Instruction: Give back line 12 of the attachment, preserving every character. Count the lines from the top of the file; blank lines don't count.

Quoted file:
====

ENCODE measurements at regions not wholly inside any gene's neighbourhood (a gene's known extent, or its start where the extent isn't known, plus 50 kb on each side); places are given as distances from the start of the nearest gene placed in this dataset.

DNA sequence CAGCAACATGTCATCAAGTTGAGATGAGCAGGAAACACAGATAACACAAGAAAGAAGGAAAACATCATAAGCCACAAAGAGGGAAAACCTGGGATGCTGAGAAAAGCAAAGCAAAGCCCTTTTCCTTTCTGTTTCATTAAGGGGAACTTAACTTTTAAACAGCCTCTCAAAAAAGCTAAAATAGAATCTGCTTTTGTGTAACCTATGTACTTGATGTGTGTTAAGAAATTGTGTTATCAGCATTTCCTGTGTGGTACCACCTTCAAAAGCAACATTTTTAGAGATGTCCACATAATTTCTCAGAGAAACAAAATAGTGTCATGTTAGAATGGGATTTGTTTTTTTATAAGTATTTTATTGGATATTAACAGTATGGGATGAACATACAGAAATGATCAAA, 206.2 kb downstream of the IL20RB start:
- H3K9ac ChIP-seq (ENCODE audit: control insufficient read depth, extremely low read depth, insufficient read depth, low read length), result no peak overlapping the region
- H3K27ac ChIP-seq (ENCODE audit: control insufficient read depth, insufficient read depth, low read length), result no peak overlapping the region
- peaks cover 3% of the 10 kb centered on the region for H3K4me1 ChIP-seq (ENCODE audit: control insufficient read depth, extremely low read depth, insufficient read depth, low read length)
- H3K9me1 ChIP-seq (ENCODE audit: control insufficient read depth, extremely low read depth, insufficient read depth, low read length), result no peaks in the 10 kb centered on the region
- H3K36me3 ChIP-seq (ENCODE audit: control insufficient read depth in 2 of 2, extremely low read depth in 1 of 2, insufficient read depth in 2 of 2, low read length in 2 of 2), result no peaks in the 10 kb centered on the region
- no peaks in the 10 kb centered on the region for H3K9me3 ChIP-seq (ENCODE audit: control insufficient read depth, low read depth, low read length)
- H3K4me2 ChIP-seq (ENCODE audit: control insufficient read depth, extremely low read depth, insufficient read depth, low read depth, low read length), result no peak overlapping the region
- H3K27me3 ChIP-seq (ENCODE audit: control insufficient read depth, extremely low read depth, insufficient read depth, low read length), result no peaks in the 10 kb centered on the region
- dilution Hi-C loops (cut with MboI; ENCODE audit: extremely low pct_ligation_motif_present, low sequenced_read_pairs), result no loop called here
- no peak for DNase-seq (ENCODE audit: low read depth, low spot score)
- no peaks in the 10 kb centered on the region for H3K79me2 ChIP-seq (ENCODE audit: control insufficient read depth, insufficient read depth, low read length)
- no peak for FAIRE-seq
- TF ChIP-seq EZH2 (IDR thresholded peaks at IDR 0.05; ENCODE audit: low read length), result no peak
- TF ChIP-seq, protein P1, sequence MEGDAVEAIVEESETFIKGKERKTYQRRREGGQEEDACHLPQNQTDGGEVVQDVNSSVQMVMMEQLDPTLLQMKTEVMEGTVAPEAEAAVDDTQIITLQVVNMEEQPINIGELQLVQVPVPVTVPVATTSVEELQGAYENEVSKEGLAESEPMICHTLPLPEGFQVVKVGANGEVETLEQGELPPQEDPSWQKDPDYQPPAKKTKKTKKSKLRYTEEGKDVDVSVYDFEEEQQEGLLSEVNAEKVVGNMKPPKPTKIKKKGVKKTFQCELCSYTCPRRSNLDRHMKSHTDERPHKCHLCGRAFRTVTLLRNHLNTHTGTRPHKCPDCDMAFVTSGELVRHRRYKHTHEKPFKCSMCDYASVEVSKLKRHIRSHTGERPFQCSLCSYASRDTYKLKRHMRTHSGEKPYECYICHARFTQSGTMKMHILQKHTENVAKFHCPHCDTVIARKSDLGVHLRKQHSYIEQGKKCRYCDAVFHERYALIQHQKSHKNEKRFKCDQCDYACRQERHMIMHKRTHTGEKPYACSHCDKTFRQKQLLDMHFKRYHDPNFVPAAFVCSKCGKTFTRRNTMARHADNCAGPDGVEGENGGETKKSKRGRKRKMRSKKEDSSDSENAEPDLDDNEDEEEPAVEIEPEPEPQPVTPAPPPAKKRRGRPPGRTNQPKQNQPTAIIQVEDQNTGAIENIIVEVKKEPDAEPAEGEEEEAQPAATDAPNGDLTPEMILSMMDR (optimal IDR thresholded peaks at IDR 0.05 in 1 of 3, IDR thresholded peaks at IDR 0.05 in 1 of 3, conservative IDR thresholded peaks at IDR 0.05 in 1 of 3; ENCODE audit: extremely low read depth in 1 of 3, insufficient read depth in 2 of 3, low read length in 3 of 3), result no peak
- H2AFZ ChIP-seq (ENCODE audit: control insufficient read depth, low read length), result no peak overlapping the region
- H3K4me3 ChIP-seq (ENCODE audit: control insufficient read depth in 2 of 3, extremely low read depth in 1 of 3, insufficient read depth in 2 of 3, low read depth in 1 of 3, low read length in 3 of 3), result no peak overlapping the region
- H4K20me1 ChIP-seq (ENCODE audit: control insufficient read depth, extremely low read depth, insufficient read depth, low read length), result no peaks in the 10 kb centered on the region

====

- no peak for DNase-seq (ENCODE audit: low read depth, low spot score)